DENVER -- After his notably delayed debut, Brandon Woodruff did his part over three respectable starts to prove he belongs in the big leagues. Now he may have to wait again.The Brewers are expected to option Woodruff to Triple-A Colorado Springs on Sunday to make way for Chase Anderson's return
DENVER -- After his notably delayed debut, Brandon Woodruff did his part over three respectable starts to prove he belongs in the big leagues. Now he may have to wait again.
The Brewers are expected to option Woodruff to Triple-A Colorado Springs on Sunday to make way for Chase Anderson's return from the disabled list for the rubber match of a three-game series against the Rockies. If that is the move, it will not be for a lack of execution. Woodruff collected his first two Major League hits and held the potent Rockies to one run in 4 2/3 innings of Saturday's 6-3 win.
"If that happens, so be it," Woodruff said of the potential move. "You just go down and try to get better and try to come back as quick as you can to help the team win."
Why would a team send down a prospect -- Woodruff is No. 4 on MLBPipeline.com's Brewers top 30 -- who is having success? Someone has to vacate the 25-man roster for Anderson's return from an oblique injury, Woodruff has options, and with an off-day in each of the next two weeks, the Brewers will not need a fifth starter until Sept. 2 -- a day after active rosters expand to 40.
In his three Brewers starts, Woodruff has gone 1-1 with a 1.62 ERA.
"He's certainly opened our eyes and he's someone that's going to be in the mix here as we get into September," Brewers manager Craig Counsell said.
Woodruff has had to exercise patience before. His Aug. 4 Major League debut came nearly two months after Woodruff was supposed to pitch at Busch Stadium. He strained his hamstring during the pregame stretch and had to hit the disabled list.
The 24-year-old had thrown 81 pitches when Counsell called to the bullpen with a runner aboard and the Brewers leading, 3-1, in the fifth inning on Saturday. Left-handed-hitting Gerardo Parra was due up, and wicked lefty Josh Hader well-rested, Counsell saw a preferred matchup.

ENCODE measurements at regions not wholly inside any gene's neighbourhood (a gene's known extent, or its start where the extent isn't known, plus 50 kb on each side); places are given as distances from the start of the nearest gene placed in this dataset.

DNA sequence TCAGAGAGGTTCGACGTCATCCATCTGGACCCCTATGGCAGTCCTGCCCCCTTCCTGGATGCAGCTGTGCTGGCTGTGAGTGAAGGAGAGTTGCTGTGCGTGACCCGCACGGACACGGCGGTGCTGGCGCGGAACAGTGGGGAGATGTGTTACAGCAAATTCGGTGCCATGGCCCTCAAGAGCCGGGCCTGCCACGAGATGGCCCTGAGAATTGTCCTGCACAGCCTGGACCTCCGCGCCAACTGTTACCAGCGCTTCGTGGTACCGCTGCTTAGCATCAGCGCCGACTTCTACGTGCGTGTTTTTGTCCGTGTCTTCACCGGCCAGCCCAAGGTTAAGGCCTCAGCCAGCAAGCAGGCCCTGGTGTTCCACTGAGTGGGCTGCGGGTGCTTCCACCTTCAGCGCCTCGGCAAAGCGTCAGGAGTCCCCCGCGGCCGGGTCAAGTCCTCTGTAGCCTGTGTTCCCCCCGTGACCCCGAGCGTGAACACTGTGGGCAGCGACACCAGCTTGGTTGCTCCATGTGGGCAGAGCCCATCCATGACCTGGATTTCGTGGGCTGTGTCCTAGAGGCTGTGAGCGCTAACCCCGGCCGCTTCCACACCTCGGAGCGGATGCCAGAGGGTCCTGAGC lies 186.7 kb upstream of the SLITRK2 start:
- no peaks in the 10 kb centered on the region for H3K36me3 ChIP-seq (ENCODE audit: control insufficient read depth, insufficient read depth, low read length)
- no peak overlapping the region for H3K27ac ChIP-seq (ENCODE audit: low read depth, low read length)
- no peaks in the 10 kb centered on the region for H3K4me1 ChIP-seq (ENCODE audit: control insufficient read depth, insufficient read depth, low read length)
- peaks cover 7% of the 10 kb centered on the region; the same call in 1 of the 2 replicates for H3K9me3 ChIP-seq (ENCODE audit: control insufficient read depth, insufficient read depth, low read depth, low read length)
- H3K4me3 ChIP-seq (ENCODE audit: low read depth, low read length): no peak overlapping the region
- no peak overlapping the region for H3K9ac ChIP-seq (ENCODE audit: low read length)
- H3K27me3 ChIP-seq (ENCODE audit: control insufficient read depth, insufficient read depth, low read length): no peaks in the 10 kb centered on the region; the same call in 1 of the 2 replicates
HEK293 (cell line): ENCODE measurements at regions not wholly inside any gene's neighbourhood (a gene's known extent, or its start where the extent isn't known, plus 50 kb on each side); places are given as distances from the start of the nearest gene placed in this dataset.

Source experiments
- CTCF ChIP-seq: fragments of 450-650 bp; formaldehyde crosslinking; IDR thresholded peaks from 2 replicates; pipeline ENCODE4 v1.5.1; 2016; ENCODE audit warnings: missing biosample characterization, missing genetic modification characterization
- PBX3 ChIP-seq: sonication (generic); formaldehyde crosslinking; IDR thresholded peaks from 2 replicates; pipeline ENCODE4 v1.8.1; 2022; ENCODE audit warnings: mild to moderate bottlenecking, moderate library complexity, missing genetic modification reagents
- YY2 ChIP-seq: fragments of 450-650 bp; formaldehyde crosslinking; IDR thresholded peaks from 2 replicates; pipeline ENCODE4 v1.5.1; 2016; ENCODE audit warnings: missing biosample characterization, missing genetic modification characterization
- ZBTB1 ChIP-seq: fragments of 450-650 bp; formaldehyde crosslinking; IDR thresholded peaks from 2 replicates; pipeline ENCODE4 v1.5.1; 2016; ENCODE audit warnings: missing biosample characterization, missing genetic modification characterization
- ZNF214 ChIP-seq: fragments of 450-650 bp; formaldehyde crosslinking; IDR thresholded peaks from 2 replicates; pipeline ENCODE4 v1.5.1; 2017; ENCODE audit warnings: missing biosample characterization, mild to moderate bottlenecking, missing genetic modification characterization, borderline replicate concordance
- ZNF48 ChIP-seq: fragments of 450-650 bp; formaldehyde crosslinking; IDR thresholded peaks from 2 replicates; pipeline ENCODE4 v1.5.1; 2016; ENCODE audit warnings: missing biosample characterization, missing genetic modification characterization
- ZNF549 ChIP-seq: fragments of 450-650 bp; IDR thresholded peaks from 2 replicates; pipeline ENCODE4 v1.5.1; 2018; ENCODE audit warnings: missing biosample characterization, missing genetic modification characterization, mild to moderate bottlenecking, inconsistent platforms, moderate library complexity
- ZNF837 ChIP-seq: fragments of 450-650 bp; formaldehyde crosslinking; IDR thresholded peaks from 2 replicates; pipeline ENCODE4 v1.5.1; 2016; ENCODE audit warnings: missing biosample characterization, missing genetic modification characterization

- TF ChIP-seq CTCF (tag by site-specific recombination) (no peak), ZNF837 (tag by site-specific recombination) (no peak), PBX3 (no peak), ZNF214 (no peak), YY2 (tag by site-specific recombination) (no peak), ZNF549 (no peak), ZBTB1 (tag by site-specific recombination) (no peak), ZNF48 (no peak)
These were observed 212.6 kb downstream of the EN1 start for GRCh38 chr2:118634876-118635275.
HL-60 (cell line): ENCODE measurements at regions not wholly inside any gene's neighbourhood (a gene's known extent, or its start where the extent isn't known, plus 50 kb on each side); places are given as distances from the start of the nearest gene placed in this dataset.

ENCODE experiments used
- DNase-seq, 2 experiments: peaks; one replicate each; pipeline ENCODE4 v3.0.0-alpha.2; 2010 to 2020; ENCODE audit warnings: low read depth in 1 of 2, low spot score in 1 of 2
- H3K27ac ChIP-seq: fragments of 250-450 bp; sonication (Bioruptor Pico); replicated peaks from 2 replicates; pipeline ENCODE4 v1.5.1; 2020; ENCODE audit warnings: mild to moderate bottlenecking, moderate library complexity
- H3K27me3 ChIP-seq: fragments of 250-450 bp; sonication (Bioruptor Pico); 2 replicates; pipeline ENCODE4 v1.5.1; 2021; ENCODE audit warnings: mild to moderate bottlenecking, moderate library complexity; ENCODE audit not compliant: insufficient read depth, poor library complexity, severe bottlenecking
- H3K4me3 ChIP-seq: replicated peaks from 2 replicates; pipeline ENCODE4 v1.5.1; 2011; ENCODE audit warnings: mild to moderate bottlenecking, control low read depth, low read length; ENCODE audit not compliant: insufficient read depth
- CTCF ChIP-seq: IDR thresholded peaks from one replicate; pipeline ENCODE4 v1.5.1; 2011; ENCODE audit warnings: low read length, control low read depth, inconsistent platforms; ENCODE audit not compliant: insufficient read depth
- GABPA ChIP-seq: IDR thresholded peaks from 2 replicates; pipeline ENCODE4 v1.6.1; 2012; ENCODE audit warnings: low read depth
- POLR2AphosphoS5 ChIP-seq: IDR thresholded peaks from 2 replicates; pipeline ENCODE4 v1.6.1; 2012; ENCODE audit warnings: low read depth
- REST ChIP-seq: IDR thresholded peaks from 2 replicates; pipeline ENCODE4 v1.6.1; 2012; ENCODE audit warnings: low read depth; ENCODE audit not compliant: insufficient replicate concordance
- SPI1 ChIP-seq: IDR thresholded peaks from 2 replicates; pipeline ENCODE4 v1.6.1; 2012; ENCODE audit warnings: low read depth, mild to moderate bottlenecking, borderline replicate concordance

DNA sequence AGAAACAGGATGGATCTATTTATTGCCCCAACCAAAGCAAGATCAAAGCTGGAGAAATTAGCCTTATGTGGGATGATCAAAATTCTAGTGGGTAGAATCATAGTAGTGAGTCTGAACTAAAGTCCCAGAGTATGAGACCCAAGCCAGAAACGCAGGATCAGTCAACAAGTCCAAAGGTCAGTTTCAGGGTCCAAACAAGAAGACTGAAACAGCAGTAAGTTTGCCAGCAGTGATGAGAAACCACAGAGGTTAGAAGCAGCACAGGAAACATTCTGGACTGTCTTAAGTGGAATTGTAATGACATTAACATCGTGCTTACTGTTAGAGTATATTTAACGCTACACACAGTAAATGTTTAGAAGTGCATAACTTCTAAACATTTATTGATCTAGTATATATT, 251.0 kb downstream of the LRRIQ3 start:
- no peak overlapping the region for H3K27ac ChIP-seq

So he went to the mound and removed Woodruff one out shy of qualifying for a victory.
Is Counsell convinced Woodruff understood the thinking?
"We're trying to win. I hope he understands that," Counsell said. "This is how we've used Josh. With what Josh is, this is the best way for us to deploy him and make him a weapon. And he's been a big weapon for us in games like this."
Said Woodruff: "Of course, as competitor, you want to stay in and get through that fifth. But you understand the decision -- left on left, and Parra's more of a contact guy. He'd just got a single off me the last at-bat. You understand the decision, for sure."
Woodruff had already distinguished himself at the plate. A left-handed hitter despite the fact he pitches right-handed, Woodruff singled off Rockies starter Chad Bettis for his first career hit, then scored his first career run when Eric Thames' triple bounced under center fielder Charlie Blackmon's glove. In the fourth inning, Woodruff singled again, making him the only Brewers pitcher this season with a multihit game.
His mound work, however, is what stood out.
"It definitely gives you some confidence, coming in and giving the team chances to win," Woodruff said.
Adam McCalvy has covered the Brewers for MLB.com since 2001. Follow him
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